Open Source Intelligence (OSINT)
Every good investigator or analyst has a toolbox of useful techniques, sources, and methods that they use to ensure thoroughness and optimal accuracy of the information they collect and ultimately disseminate. These tools and techniques have gotten highly technical, but as recently as ten years ago, how we currently deploy “OSINT” was unheard of and investigators and analysts operated on a more traditional and “old-school” basis. “Back in the day”, going to a courthouse to pull a file for review was part of normal day for an investigator. This was pre-modern-internet OSINT in its rawest form; collecting publicly available information and ultimately analyzing it to see where it could lead. While the availability and techniques to obtain such information isn’t a secret, having the knowledge, skills and ability to locate and collect this information is what made the investigator different from the general public. Prior to the digitization of these public records, and long before the internet was nearly as prevalent in our lives as today, this is how OSINT worked. We argue that public records, although separate from what we think of today as true OSINT were the precursors to a discipline that has merely moved into the digital world. And while there are true public records experts, OSINT is inclusive of these records, with similar techniques and the same keen investigative mindset used in both fields. Today, we have access to millions of individual public records at our fingertips; that is, if we know where to look and how to use the data.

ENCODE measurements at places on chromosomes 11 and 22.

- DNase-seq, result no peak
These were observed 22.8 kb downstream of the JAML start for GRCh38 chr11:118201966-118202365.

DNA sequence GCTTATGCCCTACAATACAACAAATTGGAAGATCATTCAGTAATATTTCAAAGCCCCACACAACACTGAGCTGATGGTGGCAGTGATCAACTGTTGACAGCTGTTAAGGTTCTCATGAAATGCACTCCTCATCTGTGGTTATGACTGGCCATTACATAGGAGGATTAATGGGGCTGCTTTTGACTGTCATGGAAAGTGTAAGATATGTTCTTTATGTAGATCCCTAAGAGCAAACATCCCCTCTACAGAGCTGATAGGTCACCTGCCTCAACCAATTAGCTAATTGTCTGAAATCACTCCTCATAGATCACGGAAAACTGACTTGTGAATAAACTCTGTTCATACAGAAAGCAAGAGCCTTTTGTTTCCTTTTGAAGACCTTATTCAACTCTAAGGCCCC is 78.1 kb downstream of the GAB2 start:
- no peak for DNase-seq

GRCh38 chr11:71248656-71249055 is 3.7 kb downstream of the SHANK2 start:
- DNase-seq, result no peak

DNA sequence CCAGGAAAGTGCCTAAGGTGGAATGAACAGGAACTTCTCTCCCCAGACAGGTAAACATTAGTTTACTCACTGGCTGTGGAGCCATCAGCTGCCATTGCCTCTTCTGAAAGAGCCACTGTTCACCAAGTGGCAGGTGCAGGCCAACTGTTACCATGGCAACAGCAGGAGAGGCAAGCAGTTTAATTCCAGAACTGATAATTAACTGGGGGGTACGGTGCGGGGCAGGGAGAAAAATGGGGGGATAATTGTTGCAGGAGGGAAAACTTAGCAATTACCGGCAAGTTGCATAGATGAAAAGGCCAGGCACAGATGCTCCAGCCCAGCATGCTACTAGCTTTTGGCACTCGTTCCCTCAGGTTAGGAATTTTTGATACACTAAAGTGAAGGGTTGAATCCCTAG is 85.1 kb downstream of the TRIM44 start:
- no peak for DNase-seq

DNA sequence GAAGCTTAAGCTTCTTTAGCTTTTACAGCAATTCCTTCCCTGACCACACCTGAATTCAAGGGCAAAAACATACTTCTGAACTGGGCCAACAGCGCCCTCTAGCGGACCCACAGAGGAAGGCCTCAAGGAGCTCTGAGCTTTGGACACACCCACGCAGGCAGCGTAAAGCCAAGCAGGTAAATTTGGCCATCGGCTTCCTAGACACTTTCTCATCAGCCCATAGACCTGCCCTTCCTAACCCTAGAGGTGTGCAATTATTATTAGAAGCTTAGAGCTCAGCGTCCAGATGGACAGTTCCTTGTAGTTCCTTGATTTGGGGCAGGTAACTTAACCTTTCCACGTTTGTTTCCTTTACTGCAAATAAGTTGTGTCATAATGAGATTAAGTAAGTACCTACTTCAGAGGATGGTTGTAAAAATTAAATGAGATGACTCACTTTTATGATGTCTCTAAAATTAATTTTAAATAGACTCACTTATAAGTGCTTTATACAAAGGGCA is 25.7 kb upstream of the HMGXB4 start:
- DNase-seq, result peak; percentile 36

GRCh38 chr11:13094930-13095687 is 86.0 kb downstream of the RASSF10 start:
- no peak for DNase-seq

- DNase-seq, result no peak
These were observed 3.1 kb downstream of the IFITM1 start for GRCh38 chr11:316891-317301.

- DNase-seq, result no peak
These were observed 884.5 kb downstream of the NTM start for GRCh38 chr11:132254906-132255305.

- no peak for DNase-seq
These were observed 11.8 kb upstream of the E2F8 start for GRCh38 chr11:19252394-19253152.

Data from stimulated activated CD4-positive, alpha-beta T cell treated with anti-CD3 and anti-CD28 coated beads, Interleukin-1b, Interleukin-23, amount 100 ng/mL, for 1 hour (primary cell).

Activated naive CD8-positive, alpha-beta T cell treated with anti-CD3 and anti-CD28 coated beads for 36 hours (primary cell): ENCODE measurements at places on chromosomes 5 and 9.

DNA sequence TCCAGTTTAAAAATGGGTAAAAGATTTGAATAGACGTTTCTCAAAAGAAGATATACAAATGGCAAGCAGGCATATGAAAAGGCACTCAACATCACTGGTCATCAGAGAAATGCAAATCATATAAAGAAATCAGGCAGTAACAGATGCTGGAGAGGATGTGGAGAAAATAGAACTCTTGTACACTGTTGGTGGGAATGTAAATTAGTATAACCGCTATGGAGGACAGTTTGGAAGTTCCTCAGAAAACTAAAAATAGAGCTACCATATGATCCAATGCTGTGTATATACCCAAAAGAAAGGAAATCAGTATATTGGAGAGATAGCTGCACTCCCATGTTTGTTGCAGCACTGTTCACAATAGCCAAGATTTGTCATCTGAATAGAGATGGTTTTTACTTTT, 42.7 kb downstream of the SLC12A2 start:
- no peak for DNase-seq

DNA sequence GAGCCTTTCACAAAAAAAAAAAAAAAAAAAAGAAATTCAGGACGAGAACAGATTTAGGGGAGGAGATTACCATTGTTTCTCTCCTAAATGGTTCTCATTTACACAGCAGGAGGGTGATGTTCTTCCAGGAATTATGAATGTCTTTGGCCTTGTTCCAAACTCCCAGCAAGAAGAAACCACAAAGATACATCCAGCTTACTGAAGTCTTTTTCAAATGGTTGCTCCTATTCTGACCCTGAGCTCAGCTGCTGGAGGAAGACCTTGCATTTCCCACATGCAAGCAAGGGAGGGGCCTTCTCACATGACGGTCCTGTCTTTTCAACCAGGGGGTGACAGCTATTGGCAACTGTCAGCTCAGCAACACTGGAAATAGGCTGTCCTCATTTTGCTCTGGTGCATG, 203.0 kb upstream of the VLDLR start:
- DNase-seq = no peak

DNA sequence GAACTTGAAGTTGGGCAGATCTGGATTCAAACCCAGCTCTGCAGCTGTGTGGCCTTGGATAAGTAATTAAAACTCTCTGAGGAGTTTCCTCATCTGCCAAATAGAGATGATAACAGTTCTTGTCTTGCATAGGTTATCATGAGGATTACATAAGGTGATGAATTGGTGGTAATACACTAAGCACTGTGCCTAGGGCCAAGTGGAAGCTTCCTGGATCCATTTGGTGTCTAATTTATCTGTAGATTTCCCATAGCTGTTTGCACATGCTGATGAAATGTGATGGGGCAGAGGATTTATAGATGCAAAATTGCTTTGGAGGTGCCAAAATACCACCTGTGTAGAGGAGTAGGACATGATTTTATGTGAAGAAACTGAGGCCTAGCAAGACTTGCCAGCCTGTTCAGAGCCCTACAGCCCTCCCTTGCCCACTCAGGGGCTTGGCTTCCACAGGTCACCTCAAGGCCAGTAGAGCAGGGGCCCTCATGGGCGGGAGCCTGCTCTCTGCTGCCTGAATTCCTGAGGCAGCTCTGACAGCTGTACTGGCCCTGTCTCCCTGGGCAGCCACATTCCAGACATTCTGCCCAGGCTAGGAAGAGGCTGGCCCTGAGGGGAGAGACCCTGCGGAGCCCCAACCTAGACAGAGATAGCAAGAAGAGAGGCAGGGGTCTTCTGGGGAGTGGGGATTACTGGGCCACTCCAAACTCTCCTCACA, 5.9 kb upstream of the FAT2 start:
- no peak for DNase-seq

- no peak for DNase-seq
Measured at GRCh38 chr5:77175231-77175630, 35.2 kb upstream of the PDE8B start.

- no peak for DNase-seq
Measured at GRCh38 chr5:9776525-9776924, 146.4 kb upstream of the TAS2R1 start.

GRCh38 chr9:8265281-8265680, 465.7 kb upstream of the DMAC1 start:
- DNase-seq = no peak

Looking at the past, it is readily apparent that the key advantage investigators today have is SHARING and the advent and proliferation of platforms available for doing so. Today, people voluntarily share some of the most intimate details of their lives without a second thought; and the online footprint of the average user is incomparable to what was previously available. Ten year ago, we were lucky to find an email address, AIM or forum username whereas today a single email address could lead to volumes of data available for analysis. Today our Twitter and Instagram alerts vibrate our cell phones constantly, mostly with people we know, and often don’t, sharing information; data available for collection and analysis. The issue today isn’t always finding this data, although the art of OSINT includes this in its scope and dedicates a great deal of effort automating the search and collection process; it is analysis of this data that is key in obtaining meaningful and actionable intelligence.